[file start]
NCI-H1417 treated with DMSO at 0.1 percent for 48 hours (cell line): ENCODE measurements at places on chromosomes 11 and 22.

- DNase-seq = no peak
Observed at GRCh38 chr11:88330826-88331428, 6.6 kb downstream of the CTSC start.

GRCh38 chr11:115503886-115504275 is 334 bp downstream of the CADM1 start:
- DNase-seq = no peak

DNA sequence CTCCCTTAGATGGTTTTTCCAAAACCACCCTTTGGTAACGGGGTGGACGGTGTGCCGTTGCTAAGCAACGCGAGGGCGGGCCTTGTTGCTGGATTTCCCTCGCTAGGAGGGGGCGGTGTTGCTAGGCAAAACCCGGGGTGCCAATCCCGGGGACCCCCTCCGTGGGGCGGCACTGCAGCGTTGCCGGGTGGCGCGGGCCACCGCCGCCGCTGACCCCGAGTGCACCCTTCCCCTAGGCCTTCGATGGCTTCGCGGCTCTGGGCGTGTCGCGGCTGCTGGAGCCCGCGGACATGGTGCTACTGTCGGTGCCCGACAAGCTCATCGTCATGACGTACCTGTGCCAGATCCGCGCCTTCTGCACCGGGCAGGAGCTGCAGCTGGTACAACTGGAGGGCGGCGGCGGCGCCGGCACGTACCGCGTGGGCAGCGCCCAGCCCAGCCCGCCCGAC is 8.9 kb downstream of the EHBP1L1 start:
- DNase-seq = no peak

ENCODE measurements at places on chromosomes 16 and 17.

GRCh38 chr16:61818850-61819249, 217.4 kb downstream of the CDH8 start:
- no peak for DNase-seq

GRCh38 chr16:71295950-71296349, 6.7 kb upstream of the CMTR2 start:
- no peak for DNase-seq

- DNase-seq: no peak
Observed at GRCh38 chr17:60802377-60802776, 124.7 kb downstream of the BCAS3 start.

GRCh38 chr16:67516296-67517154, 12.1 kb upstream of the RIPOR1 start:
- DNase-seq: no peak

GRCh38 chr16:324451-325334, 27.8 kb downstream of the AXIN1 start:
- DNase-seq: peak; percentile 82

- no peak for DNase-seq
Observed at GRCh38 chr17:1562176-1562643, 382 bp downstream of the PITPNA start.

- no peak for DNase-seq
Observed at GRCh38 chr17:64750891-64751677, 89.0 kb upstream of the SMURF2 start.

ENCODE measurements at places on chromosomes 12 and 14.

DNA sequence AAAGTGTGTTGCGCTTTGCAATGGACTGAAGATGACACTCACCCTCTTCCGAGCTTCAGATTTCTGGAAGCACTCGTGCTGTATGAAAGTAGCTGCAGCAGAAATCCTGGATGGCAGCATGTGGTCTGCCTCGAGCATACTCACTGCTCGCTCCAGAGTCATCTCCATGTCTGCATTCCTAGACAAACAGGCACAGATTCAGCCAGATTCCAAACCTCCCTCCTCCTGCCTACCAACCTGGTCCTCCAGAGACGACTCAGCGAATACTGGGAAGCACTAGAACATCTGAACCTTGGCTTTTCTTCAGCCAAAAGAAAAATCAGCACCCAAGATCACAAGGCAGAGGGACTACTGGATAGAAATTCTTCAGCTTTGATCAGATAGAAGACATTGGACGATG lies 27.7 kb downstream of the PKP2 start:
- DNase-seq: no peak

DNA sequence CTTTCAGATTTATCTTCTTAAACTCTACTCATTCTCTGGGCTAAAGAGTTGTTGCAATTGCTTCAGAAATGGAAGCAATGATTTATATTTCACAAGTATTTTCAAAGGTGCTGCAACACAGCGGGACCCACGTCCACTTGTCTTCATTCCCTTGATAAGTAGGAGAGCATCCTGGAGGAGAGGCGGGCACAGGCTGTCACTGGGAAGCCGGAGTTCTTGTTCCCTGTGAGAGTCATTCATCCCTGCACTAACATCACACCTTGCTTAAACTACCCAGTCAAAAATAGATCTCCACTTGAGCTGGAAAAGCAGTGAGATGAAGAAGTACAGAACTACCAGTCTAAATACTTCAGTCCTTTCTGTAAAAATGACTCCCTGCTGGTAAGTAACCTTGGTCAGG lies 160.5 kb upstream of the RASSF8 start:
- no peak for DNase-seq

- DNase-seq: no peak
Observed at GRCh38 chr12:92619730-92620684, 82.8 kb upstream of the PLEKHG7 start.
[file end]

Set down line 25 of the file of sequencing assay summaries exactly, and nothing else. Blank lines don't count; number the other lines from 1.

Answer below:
- DNase-seq: no peak